Lolita S.A. Managing Company Growth

After turning to franchising as a way to stave off bankruptcy, should the CEO of an upscale Uruguayan clothing chain expand its franchise program or consider other options?
Nelson M. Fraiman, Medini Singh, Natalia Yankovic  | Spring 2008
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The Jerome Chazen Case Series

Lolita, founded in 1960 as an upscale Uruguayan woman's boutique, expanded across its home country and into Brazil under the direction of Michel Cohen, a son of one of the boutique's co-founders. But in 2002, the company hit a snag when the Uruguayan peso was allowed to float freely and quickly lost almost 50 of its value. For Lolita, which had dollar-denominated debt and needed to pay its Chinese suppliers in dollars, the crisis meant potential bankruptcy. Needing cash, Cohen turned to franchising. By the end of 2006, Lolita had 17 company-owned stores and 41 franchises. With a better financial outlook, Cohen pondered whether to continue franchising or to consider other options. In this case students examine Lolita's supply-chain management, its logistics strategy, and its financial decisions before making a recommendation for Lolita's future growth.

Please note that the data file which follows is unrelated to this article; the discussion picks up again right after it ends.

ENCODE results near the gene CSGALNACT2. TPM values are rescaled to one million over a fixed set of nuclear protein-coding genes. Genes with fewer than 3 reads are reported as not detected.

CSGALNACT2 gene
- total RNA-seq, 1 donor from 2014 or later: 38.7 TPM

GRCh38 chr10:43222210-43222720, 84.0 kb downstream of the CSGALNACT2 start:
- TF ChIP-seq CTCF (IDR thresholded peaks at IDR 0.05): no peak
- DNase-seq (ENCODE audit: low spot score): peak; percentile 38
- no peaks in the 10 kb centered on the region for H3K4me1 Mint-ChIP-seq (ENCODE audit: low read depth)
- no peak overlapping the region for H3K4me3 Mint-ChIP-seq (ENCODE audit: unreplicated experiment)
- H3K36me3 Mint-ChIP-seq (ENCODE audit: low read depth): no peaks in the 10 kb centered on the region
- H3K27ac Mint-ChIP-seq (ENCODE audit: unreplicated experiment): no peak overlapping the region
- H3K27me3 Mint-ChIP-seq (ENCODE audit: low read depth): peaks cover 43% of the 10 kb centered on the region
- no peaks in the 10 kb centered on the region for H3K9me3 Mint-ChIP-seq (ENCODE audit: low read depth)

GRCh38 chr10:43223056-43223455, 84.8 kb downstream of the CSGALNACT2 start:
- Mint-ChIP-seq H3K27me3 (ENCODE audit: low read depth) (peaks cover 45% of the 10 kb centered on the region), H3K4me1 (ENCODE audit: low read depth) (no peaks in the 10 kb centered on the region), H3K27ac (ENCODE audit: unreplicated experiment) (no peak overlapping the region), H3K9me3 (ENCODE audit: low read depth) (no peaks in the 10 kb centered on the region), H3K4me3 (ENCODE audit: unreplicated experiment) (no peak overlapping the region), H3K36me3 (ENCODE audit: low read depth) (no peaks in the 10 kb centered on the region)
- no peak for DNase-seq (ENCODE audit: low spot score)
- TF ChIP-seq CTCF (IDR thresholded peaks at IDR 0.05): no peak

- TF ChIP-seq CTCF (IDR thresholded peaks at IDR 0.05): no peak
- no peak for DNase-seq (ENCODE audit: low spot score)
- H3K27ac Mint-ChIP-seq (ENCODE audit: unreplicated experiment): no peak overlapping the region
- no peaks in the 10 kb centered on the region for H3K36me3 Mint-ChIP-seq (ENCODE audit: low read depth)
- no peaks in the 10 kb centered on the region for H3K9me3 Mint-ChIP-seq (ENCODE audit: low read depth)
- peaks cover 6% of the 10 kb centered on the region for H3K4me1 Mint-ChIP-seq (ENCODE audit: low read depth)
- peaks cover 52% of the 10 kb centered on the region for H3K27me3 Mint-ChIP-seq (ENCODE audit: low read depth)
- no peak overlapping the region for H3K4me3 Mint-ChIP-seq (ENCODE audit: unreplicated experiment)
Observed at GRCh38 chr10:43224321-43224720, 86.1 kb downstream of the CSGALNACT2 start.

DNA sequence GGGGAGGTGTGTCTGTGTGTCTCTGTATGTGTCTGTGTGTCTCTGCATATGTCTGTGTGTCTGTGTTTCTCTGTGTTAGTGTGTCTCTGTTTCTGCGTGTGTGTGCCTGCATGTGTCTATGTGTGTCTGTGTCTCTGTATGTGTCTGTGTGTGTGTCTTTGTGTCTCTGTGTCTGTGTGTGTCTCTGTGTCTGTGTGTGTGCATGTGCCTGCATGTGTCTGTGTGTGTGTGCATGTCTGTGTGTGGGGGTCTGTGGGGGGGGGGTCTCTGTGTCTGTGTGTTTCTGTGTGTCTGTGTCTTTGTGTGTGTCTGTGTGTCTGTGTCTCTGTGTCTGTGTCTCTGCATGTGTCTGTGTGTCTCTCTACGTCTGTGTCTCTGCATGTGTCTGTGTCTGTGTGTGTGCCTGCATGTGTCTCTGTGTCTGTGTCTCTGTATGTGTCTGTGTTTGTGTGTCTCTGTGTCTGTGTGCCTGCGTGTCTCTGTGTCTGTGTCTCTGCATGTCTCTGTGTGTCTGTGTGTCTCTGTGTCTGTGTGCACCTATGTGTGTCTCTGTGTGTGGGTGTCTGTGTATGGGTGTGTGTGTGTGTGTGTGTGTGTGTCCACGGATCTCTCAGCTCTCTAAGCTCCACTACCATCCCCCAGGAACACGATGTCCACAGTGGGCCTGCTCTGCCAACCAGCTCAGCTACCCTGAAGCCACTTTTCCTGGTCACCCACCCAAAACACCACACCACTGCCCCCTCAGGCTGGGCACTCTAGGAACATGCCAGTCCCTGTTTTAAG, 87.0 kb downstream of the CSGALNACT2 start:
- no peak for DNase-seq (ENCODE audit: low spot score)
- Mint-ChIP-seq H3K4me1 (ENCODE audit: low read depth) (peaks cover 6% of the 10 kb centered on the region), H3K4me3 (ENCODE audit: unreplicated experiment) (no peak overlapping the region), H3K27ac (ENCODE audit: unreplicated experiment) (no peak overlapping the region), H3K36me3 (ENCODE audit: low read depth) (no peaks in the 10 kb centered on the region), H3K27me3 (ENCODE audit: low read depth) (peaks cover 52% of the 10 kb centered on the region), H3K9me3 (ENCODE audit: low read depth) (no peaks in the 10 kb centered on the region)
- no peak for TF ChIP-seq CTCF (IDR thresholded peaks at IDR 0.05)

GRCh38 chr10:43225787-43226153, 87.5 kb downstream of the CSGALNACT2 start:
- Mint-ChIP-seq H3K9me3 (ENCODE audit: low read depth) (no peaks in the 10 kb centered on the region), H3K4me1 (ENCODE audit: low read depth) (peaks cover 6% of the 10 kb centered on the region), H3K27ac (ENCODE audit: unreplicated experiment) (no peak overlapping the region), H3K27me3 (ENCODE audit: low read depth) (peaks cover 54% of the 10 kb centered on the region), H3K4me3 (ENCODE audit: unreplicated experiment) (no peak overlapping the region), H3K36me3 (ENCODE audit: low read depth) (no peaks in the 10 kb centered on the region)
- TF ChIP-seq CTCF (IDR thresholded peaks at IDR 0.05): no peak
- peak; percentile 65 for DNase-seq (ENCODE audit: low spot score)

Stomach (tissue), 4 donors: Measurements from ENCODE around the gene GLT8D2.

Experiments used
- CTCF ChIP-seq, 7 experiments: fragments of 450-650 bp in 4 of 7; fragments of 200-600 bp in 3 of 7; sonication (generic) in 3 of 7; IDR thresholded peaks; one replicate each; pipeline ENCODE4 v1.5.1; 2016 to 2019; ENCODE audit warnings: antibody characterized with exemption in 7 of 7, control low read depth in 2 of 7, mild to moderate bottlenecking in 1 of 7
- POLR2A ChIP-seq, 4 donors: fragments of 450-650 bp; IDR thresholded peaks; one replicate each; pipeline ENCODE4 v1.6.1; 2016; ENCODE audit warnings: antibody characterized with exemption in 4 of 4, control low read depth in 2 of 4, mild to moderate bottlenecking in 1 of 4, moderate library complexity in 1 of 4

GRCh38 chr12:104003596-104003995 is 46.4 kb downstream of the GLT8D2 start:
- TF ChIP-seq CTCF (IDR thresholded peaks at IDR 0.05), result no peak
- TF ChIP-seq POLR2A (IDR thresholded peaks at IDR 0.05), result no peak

Case ID: 080202

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